First Person on the Last Page: Reversing the Curse This SLP found that being a parent and being a professional don’t always mix— and learned when to seek help. First Person on the Last Page
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First Person on the Last Page  |   March 01, 2014
First Person on the Last Page: Reversing the Curse
Author Notes
  • Alexandra Krayets, MS, CCC-SLP, is a bilingual certified speech-language pathologist working with middle and high school students in a New York City public school. ■akrayets@gmail.com
    Alexandra Krayets, MS, CCC-SLP, is a bilingual certified speech-language pathologist working with middle and high school students in a New York City public school. ■akrayets@gmail.com×
Article Information
Speech, Voice & Prosodic Disorders / Professional Issues & Training / First Person on the Last Page
First Person on the Last Page   |   March 01, 2014
First Person on the Last Page: Reversing the Curse
The ASHA Leader, March 2014, Vol. 19, 72. doi:10.1044/leader.FPLP.19032014.72
The ASHA Leader, March 2014, Vol. 19, 72. doi:10.1044/leader.FPLP.19032014.72
As speech-language pathologists, we enjoy listening to other people’s children on playgrounds or in supermarket lines, evaluating their speech and language skills and, of course, secretly diagnosing. When I was an undergraduate student taking prerequisite classes in speech, I used to believe that children of SLPs must have clear speech without any misarticulations. I thought that children of SLPs have an innate privilege being raised by experts in teaching sound production. How could the children of SLPs not say all the sounds correctly?
My opinion changed after I had my own children, one of whom has a lateral lisp. As parents, we notice our child’s problem, think about it, research it and seek help. So in the case of my son, a non-SLP parent would not have hesitated to consult with a speech-language professional. However, I, being a speech professional, was in denial and refused to think that my child needed help. I chose to think that my son would naturally outgrow his sound distortions. In conversations with relatives and friends I continued to insist that my son had time to “get it right,” and that it was not a speech problem to be concerned about.
I made multiple attempts to begin speech-language intervention with my son, and it turned out to be the worst time for both of us. He was not interested in working with me, as he was “huffing and puffing” trying to avoid our sessions. It was difficult for me to combine and separate the roles of a mother and SLP; and for my son, I was first of all his mother.
I had to admit that I could not improve my son’s speech production, nor could I tolerate hearing his distortions. My son once asked me why I was concentrating on his sound production more than on the actual message he was trying to deliver. I knew that with “mother and son” speech work I unfortunately increased his awareness of his lisp, and decreased his self-esteem regarding communication. As a mother and an SLP, I did not want to make my son ashamed of his speech or to stop speaking in my presence. I felt helpless and discouraged.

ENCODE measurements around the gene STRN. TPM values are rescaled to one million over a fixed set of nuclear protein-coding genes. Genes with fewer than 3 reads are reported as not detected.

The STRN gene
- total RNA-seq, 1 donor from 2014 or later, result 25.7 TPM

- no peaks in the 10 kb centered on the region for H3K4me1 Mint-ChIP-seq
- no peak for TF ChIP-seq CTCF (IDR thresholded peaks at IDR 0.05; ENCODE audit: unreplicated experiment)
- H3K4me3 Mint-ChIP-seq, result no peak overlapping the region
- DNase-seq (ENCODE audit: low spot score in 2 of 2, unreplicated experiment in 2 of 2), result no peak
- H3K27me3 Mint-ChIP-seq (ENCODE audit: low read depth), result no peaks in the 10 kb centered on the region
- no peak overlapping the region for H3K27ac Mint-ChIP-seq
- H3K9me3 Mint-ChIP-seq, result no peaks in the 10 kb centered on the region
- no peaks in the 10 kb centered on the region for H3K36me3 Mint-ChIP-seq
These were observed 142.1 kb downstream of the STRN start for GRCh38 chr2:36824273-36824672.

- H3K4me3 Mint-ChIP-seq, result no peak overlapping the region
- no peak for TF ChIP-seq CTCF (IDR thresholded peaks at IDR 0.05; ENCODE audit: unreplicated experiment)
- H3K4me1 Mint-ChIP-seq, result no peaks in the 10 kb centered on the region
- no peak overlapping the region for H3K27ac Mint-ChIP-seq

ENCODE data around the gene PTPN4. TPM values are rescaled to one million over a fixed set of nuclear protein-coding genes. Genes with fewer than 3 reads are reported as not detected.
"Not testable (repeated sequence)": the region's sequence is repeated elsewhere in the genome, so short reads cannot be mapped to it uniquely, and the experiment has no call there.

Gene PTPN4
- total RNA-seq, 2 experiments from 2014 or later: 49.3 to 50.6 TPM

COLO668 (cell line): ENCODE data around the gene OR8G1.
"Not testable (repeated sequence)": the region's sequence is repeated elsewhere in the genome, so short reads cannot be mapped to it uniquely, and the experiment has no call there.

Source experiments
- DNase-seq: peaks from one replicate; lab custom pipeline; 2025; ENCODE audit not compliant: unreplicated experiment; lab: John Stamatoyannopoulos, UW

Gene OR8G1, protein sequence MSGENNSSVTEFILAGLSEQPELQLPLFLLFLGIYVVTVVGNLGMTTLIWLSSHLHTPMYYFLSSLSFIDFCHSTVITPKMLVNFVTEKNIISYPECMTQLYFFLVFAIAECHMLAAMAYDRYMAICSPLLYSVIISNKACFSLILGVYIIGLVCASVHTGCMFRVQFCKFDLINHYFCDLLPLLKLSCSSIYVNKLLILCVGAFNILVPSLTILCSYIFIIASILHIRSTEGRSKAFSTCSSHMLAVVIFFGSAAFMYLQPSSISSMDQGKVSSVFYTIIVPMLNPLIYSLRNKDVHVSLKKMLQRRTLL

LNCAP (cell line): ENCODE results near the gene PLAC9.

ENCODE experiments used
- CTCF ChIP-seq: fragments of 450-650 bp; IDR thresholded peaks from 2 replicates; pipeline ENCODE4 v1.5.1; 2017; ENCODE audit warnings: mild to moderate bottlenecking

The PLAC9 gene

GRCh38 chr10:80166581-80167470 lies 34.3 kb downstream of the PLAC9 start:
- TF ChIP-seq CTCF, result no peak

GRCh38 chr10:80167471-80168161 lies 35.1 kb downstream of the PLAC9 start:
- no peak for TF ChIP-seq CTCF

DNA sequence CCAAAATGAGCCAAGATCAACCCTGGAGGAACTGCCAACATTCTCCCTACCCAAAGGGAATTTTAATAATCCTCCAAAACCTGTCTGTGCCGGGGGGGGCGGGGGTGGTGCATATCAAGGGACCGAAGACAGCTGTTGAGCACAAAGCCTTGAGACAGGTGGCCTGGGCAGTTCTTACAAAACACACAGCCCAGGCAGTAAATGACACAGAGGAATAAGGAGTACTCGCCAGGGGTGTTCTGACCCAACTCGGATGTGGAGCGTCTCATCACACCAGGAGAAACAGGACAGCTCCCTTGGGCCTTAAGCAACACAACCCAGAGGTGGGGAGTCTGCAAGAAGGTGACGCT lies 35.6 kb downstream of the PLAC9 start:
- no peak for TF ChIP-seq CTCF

It was hard for me to realize that my son and I needed to seek help from another SLP. Moreover, it was not easy for me to reveal to another SLP that I could not remediate my son’s lisp. I shared my problem with several of my colleagues, and was surprised to learn that their children also struggle with misarticulations of various sounds or even groups of sounds. I realized that, when addressing their own children’s speech problems, they were going through the same feelings of concern, hopelessness and shame. I thought that being an SLP and raising a child with a speech disorder was a professional taboo, or a silent curse of an SLP. With collegial support, I recognized that speech-language disorders in children of SLPs are common, and it should not be embarrassing to refer to other SLPs for help.
Now, my son receives private services from an SLP. He has made some progress in auditory discrimination and articulatory placement, but as of today, continues to lisp. My son is not embarrassed about his speech, and (like many of our clients) he loves his sessions with his SLP. As a mother, I am happy that my son is communicative and sociable, and that his speech deficit does not stop him from enjoying his childhood.
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March 2014
Volume 19, Issue 3